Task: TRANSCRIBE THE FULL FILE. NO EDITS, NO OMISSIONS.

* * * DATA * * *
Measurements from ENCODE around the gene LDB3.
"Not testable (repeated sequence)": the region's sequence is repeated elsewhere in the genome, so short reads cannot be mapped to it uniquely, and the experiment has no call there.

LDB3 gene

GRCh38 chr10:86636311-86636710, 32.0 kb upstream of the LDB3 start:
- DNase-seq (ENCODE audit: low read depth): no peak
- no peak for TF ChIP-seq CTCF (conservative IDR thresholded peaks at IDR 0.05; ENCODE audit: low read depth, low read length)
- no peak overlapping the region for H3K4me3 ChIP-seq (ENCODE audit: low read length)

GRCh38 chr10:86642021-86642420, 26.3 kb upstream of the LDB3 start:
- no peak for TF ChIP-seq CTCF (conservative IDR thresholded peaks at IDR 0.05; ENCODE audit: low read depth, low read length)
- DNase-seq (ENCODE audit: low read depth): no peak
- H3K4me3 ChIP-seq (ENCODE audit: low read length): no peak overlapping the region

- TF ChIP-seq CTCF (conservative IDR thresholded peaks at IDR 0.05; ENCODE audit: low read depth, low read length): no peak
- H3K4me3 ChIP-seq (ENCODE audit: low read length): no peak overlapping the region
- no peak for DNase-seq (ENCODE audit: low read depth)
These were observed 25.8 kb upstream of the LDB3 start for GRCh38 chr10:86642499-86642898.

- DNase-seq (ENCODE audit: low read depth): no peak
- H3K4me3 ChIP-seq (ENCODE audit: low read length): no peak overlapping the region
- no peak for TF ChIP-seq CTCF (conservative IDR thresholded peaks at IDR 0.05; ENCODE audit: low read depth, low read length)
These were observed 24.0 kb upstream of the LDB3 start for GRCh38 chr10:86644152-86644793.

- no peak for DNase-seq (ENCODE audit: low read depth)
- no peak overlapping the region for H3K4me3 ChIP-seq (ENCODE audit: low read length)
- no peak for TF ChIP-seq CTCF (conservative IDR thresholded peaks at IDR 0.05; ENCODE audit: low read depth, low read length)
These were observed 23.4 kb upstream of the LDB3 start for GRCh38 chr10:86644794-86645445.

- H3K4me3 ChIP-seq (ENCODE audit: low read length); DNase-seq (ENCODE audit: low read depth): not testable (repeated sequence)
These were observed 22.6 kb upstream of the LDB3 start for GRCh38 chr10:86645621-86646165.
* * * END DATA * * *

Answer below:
Measurements from ENCODE around the gene LDB3.
"Not testable (repeated sequence)": the region's sequence is repeated elsewhere in the genome, so short reads cannot be mapped to it uniquely, and the experiment has no call there.

LDB3 gene

GRCh38 chr10:86636311-86636710, 32.0 kb upstream of the LDB3 start:
- DNase-seq (ENCODE audit: low read depth): no peak
- no peak for TF ChIP-seq CTCF (conservative IDR thresholded peaks at IDR 0.05; ENCODE audit: low read depth, low read length)
- no peak overlapping the region for H3K4me3 ChIP-seq (ENCODE audit: low read length)

GRCh38 chr10:86642021-86642420, 26.3 kb upstream of the LDB3 start:
- no peak for TF ChIP-seq CTCF (conservative IDR thresholded peaks at IDR 0.05; ENCODE audit: low read depth, low read length)
- DNase-seq (ENCODE audit: low read depth): no peak
- H3K4me3 ChIP-seq (ENCODE audit: low read length): no peak overlapping the region

- TF ChIP-seq CTCF (conservative IDR thresholded peaks at IDR 0.05; ENCODE audit: low read depth, low read length): no peak
- H3K4me3 ChIP-seq (ENCODE audit: low read length): no peak overlapping the region
- no peak for DNase-seq (ENCODE audit: low read depth)
These were observed 25.8 kb upstream of the LDB3 start for GRCh38 chr10:86642499-86642898.

- DNase-seq (ENCODE audit: low read depth): no peak
- H3K4me3 ChIP-seq (ENCODE audit: low read length): no peak overlapping the region
- no peak for TF ChIP-seq CTCF (conservative IDR thresholded peaks at IDR 0.05; ENCODE audit: low read depth, low read length)
These were observed 24.0 kb upstream of the LDB3 start for GRCh38 chr10:86644152-86644793.

- no peak for DNase-seq (ENCODE audit: low read depth)
- no peak overlapping the region for H3K4me3 ChIP-seq (ENCODE audit: low read length)
- no peak for TF ChIP-seq CTCF (conservative IDR thresholded peaks at IDR 0.05; ENCODE audit: low read depth, low read length)
These were observed 23.4 kb upstream of the LDB3 start for GRCh38 chr10:86644794-86645445.

- H3K4me3 ChIP-seq (ENCODE audit: low read length); DNase-seq (ENCODE audit: low read depth): not testable (repeated sequence)
These were observed 22.6 kb upstream of the LDB3 start for GRCh38 chr10:86645621-86646165.